Problems With the DOJ E-Book Price-Fixing Settlement (and Its Detractors)

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As expected, the Department of Justice came out yesterday with a strenuous defense against issues raised by about 800 public comments with its e-book price-fixing settlement with Hachette, HarperCollins and Simon & Schuster.

Publishers Lunch has a nice breakdown of the DOJ’s lengthy filing, including some responses to the response by specific parties who left particularly compelling arguments (Bob Kohn, I’m looking at you).

Regrettably, I was off yesterday and didn’t get the opportunity to cover the news live. So, I’m just going to bring up some thoughts and problems I have regarding the back and forth between the DOJ and its detractors in this case:

1. “Unfettered competition.” The phrase jumped out at me when I read the filing. Here is how it appears there:

Many critics of the settlements view the consequences of the conspiracy—higher prices—as serving their own self-interests, and they prefer that unfettered competition be replaced by industry collusion that places the welfare of certain firms over that of the public.  That position is wholly at odds with the purposes of the federal antitrust laws—which were enacted to protect competition, not competitors.  See, e.g., Brown Shoe Co. v. United States, 370 U.S. 294, 320 (1962).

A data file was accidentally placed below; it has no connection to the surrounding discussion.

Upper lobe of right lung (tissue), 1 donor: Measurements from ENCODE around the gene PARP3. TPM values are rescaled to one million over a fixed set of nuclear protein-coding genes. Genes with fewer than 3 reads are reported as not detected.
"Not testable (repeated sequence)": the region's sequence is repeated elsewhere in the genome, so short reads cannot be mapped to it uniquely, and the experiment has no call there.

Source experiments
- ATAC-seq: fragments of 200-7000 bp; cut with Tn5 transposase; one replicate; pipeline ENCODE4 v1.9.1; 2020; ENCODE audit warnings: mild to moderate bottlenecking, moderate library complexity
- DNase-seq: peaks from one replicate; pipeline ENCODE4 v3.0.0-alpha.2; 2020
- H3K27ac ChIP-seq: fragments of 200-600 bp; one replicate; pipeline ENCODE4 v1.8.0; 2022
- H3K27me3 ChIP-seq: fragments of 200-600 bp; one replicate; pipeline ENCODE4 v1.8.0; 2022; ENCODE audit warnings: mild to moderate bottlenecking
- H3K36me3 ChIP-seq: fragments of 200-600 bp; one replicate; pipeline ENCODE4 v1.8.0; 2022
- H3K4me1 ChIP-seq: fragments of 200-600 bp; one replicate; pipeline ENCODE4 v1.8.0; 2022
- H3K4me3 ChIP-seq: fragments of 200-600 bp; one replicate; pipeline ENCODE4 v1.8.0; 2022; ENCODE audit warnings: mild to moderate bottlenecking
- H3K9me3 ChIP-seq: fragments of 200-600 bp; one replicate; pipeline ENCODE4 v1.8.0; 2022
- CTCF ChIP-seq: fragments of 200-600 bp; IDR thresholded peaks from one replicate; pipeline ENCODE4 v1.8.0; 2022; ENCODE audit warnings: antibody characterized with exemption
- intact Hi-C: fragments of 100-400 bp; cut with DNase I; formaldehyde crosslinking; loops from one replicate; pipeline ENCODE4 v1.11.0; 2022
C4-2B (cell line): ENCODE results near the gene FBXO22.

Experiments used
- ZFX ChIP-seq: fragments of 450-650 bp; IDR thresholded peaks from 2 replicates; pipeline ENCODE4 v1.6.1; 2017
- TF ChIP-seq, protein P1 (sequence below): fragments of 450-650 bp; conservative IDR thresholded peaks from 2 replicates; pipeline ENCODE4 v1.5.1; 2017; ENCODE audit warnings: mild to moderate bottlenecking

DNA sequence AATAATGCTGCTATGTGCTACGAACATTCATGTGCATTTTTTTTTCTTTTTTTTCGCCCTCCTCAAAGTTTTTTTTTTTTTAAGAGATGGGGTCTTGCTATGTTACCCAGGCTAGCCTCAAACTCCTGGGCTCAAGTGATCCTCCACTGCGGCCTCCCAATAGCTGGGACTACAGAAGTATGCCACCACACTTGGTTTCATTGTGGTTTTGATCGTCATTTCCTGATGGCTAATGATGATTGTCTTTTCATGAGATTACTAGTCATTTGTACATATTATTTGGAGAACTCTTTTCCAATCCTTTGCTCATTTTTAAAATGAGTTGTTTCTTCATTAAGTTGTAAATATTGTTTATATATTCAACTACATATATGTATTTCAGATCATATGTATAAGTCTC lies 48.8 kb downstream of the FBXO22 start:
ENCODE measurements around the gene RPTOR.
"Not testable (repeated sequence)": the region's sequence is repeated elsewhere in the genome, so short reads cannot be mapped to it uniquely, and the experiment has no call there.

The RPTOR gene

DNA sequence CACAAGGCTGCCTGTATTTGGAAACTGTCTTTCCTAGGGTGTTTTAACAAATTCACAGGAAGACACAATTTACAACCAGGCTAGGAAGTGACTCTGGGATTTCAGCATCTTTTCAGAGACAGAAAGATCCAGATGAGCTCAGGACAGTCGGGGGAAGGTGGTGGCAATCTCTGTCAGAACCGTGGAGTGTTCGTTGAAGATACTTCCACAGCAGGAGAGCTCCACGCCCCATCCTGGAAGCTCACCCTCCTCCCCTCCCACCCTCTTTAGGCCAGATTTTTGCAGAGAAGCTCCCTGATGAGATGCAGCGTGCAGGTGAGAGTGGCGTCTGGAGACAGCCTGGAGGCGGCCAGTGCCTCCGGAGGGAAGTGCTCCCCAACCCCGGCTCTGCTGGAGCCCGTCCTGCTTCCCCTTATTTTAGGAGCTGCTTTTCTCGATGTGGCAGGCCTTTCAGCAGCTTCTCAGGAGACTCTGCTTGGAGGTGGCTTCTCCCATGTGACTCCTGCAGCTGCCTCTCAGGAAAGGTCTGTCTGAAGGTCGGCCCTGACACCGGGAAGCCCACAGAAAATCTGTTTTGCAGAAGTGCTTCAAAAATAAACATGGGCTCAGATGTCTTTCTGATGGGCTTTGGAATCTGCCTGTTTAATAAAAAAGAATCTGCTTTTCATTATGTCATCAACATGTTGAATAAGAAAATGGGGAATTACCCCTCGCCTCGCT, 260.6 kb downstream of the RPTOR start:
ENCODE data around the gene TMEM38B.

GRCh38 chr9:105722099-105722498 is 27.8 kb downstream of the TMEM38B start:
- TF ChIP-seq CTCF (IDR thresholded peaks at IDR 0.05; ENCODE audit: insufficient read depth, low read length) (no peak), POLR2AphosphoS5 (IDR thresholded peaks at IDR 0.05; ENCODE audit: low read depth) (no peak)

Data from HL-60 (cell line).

It might also be worth noting here that the U.S. District Court is to determine, according to the DOJ, “whether the proposed Final Judgment provides effective and appropriate remedies for the antitrust violations alleged in the Complaint, with respect to the Settling Defendants.” (Also from the filing.)

If I can engage a little logic here:

If preventing unfettered competition is at odds with antitrust laws and the settlement remedies the antitrust violations alleged by the DOJ then the settlement must promote unfettered competition.*

The problem here is that the settlement as proposed does not promote unfettered competition. E-book retailers will be allowed to discount, but only to the point where they are profitable on the settling publishers’ catalogs. And those publishers are not going to be allowed to enter into agency contracts with any e-book retailers for two years. That’s pretty fettered, if you ask me.

Now, don’t mistake my point here and think that I’m advocating the opposite (unlimited discounting, some other version of limiting agency or whatever). I’m just saying that the settlement is patently silly based on the stated parameters above. It’s not restoring the balance of “unfettered competition” but replacing the current state with a market controlled by the rules set by the DOJ and the settling publishers.